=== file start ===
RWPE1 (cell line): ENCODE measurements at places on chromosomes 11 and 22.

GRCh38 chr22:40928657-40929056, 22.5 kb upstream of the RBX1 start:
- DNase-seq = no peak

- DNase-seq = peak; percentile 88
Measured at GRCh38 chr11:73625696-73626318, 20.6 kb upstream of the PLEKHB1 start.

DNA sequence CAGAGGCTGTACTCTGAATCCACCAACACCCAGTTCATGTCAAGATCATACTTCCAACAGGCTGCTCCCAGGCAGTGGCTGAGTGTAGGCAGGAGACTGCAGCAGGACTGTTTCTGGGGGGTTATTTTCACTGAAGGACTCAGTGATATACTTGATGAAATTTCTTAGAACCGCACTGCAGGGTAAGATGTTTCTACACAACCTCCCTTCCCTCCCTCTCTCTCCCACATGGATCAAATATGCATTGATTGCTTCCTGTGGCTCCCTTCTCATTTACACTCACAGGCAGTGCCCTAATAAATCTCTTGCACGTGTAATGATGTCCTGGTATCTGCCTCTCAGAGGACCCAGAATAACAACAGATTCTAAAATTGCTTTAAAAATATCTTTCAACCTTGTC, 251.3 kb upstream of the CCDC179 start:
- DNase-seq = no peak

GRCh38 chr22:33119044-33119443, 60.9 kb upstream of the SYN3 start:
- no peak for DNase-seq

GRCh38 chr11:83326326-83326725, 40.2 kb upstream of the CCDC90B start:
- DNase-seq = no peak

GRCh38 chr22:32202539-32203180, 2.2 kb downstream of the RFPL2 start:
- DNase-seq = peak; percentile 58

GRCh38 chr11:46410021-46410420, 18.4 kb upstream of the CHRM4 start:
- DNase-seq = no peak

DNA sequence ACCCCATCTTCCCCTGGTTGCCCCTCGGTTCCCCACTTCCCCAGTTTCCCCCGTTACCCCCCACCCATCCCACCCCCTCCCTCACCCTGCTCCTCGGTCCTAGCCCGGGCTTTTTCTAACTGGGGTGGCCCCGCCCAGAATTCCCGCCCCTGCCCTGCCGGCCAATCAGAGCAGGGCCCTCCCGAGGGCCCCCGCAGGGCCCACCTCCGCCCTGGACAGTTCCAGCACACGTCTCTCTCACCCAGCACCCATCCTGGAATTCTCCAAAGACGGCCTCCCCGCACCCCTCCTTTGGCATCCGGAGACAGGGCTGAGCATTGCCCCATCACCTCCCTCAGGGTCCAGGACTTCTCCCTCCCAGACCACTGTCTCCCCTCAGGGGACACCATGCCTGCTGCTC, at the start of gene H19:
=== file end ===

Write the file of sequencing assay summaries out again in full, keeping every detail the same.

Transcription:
RWPE1 (cell line): ENCODE measurements at places on chromosomes 11 and 22.

GRCh38 chr22:40928657-40929056, 22.5 kb upstream of the RBX1 start:
- DNase-seq = no peak

- DNase-seq = peak; percentile 88
Measured at GRCh38 chr11:73625696-73626318, 20.6 kb upstream of the PLEKHB1 start.

DNA sequence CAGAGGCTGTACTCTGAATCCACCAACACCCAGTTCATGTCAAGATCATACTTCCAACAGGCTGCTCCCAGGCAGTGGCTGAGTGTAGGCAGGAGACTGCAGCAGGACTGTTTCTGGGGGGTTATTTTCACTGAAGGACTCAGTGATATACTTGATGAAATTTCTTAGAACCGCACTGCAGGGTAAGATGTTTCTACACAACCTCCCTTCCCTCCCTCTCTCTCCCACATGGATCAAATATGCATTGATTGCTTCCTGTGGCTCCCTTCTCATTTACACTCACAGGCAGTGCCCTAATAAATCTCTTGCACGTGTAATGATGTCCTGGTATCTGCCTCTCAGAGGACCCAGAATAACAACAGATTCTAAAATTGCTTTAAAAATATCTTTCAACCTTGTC, 251.3 kb upstream of the CCDC179 start:
- DNase-seq = no peak

GRCh38 chr22:33119044-33119443, 60.9 kb upstream of the SYN3 start:
- no peak for DNase-seq

GRCh38 chr11:83326326-83326725, 40.2 kb upstream of the CCDC90B start:
- DNase-seq = no peak

GRCh38 chr22:32202539-32203180, 2.2 kb downstream of the RFPL2 start:
- DNase-seq = peak; percentile 58

GRCh38 chr11:46410021-46410420, 18.4 kb upstream of the CHRM4 start:
- DNase-seq = no peak

DNA sequence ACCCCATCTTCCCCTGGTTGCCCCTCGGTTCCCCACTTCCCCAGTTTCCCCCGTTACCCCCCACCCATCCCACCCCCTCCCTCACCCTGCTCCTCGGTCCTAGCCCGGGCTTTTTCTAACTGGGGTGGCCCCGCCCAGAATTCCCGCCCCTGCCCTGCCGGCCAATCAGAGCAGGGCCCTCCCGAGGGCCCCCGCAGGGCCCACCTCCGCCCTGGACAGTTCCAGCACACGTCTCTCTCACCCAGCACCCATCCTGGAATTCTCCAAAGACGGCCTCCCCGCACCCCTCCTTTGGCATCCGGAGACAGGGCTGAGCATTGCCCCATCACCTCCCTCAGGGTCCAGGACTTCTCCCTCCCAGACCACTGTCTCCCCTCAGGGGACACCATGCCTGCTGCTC, at the start of gene H19: